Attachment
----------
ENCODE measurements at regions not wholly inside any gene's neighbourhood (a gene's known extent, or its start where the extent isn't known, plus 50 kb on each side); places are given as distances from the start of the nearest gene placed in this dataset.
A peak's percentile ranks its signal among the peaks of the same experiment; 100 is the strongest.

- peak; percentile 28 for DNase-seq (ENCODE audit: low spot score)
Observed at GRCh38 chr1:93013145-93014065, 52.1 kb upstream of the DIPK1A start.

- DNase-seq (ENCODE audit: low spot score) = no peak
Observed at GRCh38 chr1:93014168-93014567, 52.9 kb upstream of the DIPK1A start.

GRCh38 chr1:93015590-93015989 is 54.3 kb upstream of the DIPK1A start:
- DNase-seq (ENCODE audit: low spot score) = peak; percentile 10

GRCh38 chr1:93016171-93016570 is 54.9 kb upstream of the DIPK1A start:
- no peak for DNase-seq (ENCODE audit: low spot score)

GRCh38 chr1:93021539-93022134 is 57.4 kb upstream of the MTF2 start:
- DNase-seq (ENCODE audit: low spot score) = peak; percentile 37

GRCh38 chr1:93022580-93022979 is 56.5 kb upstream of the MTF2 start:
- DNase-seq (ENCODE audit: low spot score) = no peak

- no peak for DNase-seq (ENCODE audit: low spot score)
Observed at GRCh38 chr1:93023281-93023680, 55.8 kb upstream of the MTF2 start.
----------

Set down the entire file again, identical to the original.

ENCODE measurements at regions not wholly inside any gene's neighbourhood (a gene's known extent, or its start where the extent isn't known, plus 50 kb on each side); places are given as distances from the start of the nearest gene placed in this dataset.
A peak's percentile ranks its signal among the peaks of the same experiment; 100 is the strongest.

- peak; percentile 28 for DNase-seq (ENCODE audit: low spot score)
Observed at GRCh38 chr1:93013145-93014065, 52.1 kb upstream of the DIPK1A start.

- DNase-seq (ENCODE audit: low spot score) = no peak
Observed at GRCh38 chr1:93014168-93014567, 52.9 kb upstream of the DIPK1A start.

GRCh38 chr1:93015590-93015989 is 54.3 kb upstream of the DIPK1A start:
- DNase-seq (ENCODE audit: low spot score) = peak; percentile 10

GRCh38 chr1:93016171-93016570 is 54.9 kb upstream of the DIPK1A start:
- no peak for DNase-seq (ENCODE audit: low spot score)

GRCh38 chr1:93021539-93022134 is 57.4 kb upstream of the MTF2 start:
- DNase-seq (ENCODE audit: low spot score) = peak; percentile 37

GRCh38 chr1:93022580-93022979 is 56.5 kb upstream of the MTF2 start:
- DNase-seq (ENCODE audit: low spot score) = no peak

- no peak for DNase-seq (ENCODE audit: low spot score)
Observed at GRCh38 chr1:93023281-93023680, 55.8 kb upstream of the MTF2 start.